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Washington State Attorney General Bob Ferguson officially filed a consumer protection lawsuit on Thursday against a Tennessee-based company that was allegedly behind a failed crowdfunding campaign that failed to deliver on promises it made to those who donated to the project.
According to MyNorthwest.com, the lawsuit was the first ever consumer protection lawsuit to involve crowdfunding – a means of fundraising for all types of initiatives that is usually solicited on and is facilitated through internet websites and social media platforms.
For those who are unfamiliar with crowdfunding, it begins with a person who has an idea for a product, service or other type of good that has been designed but requires additional funding. In order to receive funding from a “crowd” of people over the internet, the solicitor usually promises some sort of deliverable objective in return for donations.
In this particular case, the fundraising initative was listed on Kickstarter.com – which is currently one of the most popular websites for crowdfunding – by Edward J. Polchlepek, who also goes by the alias Ed Nash.
Kickstarter Campaign Fails to Deliver after $25K in Donations
After creating a campaign for a playing card game called Asylum in October 2012, Nash reportedly raised more than $25,000 from more than 800 donors across the country. At least 31 of these donors were from Washington, which is what pushed Ferguson to get involved.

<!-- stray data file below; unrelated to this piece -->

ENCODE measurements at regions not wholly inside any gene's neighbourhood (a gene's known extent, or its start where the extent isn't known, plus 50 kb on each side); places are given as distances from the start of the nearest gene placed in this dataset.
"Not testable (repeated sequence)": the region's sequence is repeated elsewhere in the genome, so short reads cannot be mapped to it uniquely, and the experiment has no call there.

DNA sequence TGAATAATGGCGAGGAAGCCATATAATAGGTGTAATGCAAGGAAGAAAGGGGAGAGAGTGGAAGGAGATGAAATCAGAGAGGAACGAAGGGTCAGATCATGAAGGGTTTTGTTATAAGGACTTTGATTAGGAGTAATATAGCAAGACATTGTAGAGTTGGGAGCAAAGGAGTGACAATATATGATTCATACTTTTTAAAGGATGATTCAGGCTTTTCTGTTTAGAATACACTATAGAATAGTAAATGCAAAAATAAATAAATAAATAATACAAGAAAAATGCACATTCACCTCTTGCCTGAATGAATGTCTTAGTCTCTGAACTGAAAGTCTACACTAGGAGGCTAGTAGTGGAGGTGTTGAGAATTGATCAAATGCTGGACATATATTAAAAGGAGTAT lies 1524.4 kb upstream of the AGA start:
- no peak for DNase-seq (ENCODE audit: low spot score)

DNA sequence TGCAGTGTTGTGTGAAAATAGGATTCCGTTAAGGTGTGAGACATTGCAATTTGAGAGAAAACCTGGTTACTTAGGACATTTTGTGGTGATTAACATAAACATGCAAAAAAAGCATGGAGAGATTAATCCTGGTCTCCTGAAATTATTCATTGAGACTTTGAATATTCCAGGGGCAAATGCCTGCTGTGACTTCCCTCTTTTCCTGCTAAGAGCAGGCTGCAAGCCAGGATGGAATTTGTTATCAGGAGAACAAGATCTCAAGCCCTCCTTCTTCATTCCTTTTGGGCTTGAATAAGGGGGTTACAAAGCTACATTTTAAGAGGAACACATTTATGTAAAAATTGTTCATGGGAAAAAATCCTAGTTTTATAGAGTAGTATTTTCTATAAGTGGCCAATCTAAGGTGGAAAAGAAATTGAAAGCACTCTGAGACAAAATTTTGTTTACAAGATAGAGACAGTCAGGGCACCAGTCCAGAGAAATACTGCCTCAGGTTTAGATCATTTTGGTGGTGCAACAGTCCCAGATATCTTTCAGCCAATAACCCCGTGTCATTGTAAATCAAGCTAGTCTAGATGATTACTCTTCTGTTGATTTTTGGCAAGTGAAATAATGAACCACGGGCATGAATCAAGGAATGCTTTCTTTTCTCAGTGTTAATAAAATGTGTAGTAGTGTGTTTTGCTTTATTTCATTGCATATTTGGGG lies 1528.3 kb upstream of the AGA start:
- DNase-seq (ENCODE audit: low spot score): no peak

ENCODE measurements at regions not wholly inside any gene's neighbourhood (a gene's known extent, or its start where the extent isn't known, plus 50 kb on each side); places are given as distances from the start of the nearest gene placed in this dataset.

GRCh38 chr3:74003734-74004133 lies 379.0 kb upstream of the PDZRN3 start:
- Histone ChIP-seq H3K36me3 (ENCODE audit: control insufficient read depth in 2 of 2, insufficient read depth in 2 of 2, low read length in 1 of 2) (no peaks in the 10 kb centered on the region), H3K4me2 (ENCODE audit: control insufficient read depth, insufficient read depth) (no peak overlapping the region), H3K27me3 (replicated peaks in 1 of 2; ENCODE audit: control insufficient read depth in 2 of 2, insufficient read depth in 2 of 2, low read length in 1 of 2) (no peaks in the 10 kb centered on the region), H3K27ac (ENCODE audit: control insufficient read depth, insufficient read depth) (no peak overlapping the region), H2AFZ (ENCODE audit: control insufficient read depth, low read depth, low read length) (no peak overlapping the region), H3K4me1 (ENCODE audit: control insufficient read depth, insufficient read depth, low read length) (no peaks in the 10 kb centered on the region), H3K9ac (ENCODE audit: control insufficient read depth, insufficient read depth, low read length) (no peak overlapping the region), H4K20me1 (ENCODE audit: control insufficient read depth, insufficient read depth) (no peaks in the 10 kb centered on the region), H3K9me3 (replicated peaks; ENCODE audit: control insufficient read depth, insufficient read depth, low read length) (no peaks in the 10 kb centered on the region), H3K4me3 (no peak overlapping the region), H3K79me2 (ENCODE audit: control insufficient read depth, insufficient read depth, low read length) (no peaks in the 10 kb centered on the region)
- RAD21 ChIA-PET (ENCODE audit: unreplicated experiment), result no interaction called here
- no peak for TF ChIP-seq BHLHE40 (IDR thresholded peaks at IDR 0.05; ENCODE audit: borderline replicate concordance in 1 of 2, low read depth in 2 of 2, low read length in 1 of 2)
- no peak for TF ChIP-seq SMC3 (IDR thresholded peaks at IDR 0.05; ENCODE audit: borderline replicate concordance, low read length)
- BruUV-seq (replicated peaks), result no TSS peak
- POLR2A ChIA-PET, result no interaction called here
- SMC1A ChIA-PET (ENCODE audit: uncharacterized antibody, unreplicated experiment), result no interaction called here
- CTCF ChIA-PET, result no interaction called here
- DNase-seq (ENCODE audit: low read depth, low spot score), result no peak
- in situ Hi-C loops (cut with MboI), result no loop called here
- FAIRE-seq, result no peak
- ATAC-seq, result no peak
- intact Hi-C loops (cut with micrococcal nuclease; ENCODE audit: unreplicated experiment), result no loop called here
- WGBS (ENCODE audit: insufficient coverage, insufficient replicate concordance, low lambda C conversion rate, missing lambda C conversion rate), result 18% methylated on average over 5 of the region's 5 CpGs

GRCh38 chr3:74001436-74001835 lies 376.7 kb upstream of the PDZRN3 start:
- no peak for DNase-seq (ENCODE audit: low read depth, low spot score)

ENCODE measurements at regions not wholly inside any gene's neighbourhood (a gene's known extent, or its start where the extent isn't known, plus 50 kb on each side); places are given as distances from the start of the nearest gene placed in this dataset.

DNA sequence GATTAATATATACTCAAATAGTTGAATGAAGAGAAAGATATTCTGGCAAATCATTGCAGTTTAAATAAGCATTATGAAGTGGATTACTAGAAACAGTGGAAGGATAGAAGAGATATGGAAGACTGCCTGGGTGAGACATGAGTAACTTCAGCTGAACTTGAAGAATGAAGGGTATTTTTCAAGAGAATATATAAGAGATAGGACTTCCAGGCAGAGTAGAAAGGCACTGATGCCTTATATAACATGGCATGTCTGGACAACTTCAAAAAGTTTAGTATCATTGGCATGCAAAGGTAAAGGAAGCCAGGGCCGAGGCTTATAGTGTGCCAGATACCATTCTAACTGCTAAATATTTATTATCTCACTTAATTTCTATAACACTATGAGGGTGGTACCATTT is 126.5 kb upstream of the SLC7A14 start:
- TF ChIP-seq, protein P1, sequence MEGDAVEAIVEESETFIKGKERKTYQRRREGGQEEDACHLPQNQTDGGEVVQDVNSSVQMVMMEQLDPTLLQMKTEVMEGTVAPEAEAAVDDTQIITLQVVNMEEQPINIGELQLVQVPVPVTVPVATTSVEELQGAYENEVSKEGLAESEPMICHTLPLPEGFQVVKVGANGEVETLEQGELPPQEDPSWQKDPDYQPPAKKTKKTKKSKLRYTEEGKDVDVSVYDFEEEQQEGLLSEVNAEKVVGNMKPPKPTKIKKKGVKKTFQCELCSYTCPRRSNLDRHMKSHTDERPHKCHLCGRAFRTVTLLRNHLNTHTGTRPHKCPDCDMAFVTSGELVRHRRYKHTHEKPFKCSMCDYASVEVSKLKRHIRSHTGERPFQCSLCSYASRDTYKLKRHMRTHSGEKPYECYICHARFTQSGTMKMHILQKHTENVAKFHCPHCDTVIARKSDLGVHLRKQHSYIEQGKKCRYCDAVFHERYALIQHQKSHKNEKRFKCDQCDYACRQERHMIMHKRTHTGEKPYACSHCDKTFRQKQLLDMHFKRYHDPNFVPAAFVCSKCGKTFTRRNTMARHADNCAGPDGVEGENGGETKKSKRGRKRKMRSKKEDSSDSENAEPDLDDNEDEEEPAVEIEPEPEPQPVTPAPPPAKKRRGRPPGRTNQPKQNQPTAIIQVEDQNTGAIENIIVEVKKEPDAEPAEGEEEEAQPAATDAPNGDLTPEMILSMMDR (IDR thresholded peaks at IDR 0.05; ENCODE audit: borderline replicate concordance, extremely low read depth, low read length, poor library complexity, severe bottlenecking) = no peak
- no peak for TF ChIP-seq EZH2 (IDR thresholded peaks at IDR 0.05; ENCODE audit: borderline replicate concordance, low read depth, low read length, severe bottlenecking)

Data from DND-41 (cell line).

“Consumers need to be aware that crowdfunding is not without risk,” Ferguson said in a statement to the media. “This lawsuit sends a clear message to people seeking the public’s money: Washington state will not tolerate crowdfunding theft. The Attorney General’s Office will hold those accountable who don’t play by the rules.”
Assistant Attorney General Jake Bernstein, who is currently handling the case, says he received several first-hand accounts from unhappy Washingtonians who donated to Nash’s campaign.
“I started to talking to people on Kickstarter and asked if there was any straightforward failures to deliver,” Bertstein told reporters, adding that many of the donors were promised they would get their own copy of the game but never received it. “The money went somewhere. So he got a lump sum from all of these backers and there’s no excuse why they didn’t get their cards.”
Although this particular consumer protection case is unique in the sense that it’s the first ever to involve a crowdfunding campaign, Bernstein explained that the legal principles are essentially the same as any other legal action involving a person or entity’s failure to deliver on its promises to consumers. Ultimately, Bernstein’s goal is to get Nash to either fulfill his obligation to the donors, or otherwise to provide them with a refund of their money.